Boston could have had Rodriguez in December for Ramirez, but after trying to restructure A-Rod's contract, it killed the deal because of a $15 million difference between what it was willing to pay Rodriguez and what the union would allow in the devaluation of A-Rod's contract. When the Red Sox heard late last week that New York was engaged in talks with Texas about Rodriguez, they made a futile attempt to get back in the hunt, according to two sources involved in the negotiations. "Too little, too late," one source said.
With the trade Texas owner Tom Hicks made the figurative admission that his business plan to build a winning team around Rodriguez was a colossal failure. A-Rod missed only one game over three years in Texas while hitting .305 with 156 home runs and 395 RBIs, but other investments, such as $65 million over five years for pitcher Chan Ho Park, bombed, and Hicks could not afford to continue pumping money into the payroll. Talk about a costly divorce: By 2025, when the last of his deferred payments is due, Hicks will have paid Rodriguez $140 million for three years of service.
After the Boston talks died, Hicks had given Rodriguez a let's-make-up bouquet: On Jan. 25 he named A-Rod captain and promised a long-term relationship. It lasted three weeks. On Feb. 8 Scott Boras, Rodriguez's agent, called Yankees general manager Brian Cashman about another client, free-agent first baseman Travis Lee. Cash-man mentioned how much trouble he was having trying to replace Boone. He had failed to get Adrian Beltre from the Los Angeles Dodgers, for instance. Then it hit Boras: Why not Rodriguez? A Mets fan growing up, Rodriguez had always wanted to play in New York. Boras made a joke about it to Cashman to plant the seed of an idea, then immediately called Rodriguez.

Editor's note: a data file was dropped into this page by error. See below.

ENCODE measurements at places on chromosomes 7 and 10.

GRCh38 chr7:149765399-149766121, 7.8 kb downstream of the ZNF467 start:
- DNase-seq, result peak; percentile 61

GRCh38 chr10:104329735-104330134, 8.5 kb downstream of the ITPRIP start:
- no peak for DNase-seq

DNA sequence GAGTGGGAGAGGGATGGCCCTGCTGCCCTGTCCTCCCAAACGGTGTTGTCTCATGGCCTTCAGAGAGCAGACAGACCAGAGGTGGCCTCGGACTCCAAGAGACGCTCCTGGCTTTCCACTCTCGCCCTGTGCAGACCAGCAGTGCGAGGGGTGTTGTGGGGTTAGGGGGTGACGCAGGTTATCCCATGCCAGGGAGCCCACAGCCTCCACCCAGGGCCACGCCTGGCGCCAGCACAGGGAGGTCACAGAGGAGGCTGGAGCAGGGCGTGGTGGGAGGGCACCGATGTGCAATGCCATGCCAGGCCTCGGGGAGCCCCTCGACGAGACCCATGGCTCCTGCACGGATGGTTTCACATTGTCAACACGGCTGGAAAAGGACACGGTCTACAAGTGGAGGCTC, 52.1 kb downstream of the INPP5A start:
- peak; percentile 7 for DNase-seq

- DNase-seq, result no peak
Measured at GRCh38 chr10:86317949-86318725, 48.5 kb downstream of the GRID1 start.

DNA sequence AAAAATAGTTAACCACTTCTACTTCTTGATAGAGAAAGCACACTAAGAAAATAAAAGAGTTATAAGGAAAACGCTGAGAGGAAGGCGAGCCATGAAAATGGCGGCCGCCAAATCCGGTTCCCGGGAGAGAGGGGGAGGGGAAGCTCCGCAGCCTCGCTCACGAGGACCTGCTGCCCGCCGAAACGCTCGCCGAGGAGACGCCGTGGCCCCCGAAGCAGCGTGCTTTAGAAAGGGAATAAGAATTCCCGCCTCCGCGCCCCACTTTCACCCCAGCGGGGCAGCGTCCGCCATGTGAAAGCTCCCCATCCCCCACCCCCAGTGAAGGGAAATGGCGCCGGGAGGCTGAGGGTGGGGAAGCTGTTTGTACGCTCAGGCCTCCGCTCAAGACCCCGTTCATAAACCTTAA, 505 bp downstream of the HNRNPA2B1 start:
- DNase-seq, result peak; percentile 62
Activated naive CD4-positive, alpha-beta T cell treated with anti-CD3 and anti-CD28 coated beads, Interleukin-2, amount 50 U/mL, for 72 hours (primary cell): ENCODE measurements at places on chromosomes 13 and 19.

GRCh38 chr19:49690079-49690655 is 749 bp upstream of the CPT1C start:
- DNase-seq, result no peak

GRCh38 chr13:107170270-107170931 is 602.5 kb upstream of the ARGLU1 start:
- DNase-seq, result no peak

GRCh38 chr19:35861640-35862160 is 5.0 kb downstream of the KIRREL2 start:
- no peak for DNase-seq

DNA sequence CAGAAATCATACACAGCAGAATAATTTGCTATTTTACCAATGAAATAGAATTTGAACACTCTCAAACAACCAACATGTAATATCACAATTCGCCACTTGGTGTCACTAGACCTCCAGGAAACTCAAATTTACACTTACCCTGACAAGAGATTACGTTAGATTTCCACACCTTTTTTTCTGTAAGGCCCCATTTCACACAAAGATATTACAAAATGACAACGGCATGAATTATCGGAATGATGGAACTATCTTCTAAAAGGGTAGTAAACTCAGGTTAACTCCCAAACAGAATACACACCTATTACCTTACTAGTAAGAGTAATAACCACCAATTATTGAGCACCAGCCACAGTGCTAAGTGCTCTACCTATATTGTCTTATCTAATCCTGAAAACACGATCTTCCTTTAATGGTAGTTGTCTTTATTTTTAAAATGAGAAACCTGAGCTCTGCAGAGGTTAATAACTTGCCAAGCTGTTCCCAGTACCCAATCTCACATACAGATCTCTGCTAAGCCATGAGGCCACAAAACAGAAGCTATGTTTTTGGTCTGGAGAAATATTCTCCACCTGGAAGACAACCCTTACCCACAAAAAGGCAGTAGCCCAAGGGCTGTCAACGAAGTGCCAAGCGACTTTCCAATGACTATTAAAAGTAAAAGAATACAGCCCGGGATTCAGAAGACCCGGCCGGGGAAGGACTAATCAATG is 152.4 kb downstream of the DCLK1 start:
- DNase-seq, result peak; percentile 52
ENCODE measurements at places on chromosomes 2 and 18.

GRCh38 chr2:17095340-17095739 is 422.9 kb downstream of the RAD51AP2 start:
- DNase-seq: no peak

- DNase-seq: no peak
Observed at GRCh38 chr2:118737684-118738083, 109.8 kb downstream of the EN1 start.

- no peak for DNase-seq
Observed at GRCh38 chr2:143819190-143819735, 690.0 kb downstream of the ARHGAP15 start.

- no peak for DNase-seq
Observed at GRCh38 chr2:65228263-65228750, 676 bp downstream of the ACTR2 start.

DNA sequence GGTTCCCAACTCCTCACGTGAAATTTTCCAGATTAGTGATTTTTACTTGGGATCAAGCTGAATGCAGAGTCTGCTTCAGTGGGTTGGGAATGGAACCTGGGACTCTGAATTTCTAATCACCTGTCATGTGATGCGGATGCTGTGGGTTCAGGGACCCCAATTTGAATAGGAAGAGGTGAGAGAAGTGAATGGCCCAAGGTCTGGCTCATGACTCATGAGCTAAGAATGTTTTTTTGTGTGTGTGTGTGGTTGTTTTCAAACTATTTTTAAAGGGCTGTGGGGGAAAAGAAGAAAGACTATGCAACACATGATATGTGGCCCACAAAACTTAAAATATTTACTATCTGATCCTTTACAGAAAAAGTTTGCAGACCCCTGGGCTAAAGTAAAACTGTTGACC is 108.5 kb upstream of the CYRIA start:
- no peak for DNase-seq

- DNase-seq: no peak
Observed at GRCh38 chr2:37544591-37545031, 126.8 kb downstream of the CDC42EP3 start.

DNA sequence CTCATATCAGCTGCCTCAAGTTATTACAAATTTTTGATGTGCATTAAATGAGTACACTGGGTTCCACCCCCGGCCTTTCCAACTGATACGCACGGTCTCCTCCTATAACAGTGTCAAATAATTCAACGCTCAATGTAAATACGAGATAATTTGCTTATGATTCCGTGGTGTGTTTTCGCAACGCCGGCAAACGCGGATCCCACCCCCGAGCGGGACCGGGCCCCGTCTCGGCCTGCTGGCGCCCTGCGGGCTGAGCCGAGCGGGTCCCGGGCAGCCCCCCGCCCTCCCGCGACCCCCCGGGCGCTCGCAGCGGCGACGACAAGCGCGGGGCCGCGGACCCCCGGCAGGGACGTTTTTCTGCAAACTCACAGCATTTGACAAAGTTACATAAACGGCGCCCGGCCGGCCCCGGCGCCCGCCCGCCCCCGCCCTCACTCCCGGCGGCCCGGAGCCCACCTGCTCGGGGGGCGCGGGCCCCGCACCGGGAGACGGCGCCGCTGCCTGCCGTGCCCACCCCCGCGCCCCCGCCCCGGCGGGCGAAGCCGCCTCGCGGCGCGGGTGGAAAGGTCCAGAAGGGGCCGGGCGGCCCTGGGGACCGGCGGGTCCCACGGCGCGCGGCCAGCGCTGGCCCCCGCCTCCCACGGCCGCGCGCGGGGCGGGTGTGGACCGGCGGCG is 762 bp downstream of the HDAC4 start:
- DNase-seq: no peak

"You'd have to decide what the [shortstop] position means to you," Boras told him, "and understand what you'd be giving up for a chance to win. Think about it."
Rodriguez called Boras back the next day and said, "Let's do it."
Said Boras on Sunday, "I knew for the last three years how hard it's been on Alex to be on a losing team and to have to hear that it's because of his contract. I also knew the business plan the Rangers were talking was not what was presented to him three years ago. The situation was possibly going to get worse."
On Feb. 10 the Rangers conducted an internal conference call with Rodriguez, Boras, Hicks, G.M. John Hart and manager Buck Showalter regarding the direction of the club. Boras just happened to mention that Rodriguez might reconsider a trade to the Yankees. Hicks scoffed at the idea. "Alex isn't going to play third base," the owner said. "He's always said that."
"Alex," Boras said, "what do you think about third base?"
"I wouldn't rule it out," Rodriguez said.
Silence fell over the line. Said Boras on Sunday, "Frankly, Tom Hicks was stunned."